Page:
Historians should not assume that religious institutions have always been hostile to gay rights.
Religion and Sexuality
Francis obscured both the colonial Christian and queer sexual contexts of the executions.
In our final installment of Notches’ series commemorating the fiftieth anniversary of the 1965 Griswold v. Connecticut decision, Heather Munro Prescott invites us to reconsider the significance of Griswold by focusing on the ways in which liberal clergy helped build a broad popular consensus on birth control. In so doing, Prescott foregrounds how liberal religion […]
Rebecca L. Davis The fiftieth anniversary of the 1965 Griswold v. Connecticut Supreme Court decision, which struck down state laws that banned married people’s use of contraceptives, arrives in the midst of fraught contests across the United States over women’s access to reproductive healthcare. From last year’s Burwell v. Hobby […]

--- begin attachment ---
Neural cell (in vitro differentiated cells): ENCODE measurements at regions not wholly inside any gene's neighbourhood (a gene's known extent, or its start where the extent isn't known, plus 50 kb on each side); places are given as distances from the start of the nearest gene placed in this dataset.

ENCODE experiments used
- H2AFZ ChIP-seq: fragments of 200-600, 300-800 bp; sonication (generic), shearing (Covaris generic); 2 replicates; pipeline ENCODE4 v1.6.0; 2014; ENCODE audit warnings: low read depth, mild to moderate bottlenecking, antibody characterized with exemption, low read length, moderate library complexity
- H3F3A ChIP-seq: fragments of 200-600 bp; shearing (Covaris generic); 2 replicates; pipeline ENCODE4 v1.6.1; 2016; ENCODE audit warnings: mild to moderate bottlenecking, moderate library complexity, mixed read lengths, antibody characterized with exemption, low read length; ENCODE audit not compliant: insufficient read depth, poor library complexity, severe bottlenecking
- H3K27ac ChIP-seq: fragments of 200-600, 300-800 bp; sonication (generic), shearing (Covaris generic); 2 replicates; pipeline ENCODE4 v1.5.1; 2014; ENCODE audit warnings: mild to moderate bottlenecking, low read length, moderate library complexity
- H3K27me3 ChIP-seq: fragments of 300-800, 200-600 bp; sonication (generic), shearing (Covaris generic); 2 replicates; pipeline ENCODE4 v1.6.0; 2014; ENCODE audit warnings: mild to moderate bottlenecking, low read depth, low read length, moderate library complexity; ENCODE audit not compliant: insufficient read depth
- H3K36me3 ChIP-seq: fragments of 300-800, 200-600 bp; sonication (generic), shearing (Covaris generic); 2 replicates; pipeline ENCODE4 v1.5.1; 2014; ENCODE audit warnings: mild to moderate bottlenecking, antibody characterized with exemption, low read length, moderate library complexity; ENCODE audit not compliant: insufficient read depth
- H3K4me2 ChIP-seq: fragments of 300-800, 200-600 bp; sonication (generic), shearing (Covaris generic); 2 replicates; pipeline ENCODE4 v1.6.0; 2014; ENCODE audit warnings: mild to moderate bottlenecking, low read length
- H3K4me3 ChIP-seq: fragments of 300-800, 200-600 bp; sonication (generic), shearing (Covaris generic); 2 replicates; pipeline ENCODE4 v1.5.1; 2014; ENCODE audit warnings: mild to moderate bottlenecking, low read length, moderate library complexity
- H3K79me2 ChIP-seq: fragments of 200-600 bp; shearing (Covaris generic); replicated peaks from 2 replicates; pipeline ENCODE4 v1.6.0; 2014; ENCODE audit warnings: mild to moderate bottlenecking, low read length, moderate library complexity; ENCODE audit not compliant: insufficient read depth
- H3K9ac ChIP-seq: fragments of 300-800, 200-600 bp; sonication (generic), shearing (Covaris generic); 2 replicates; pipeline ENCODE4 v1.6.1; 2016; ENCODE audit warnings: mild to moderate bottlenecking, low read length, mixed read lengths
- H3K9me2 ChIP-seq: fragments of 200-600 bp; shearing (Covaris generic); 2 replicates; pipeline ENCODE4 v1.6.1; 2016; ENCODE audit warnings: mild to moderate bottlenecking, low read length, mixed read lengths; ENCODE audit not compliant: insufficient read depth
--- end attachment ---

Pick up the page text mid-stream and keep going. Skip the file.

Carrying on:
Philippa Koch How do we, as scholars of religion, interrogate the silences in our sources? And what do silences in religious texts reveal about sexuality, sickness and race? This was the framing question of the panel “Silences in Protestant Autobiography: Exploring Sickness, Sexuality, and Race in American Religion,” which I organized […]
Rebecca Davis, Gillian Frank, Bethany Moreton and Heather White For close to a decade, the eminent U.S. historian John D’Emilio has performed an important scholarly service by urging the fields he helped establish—LGBT history and the history of sexuality—to devote more attention to religious themes and actors. In 2004, he addressed the recently […]
Rachel Gordan In 1949, Alfred Kinsey’s Sexual Behavior in the Human Male became a bestseller and sparked a widespread conversation about sexual norms and sexual variance in the US. Kinsey’s 1953 volume on Sexual Behavior in the Human Female was even more explosive as it challenged widely held views of female sexuality. […]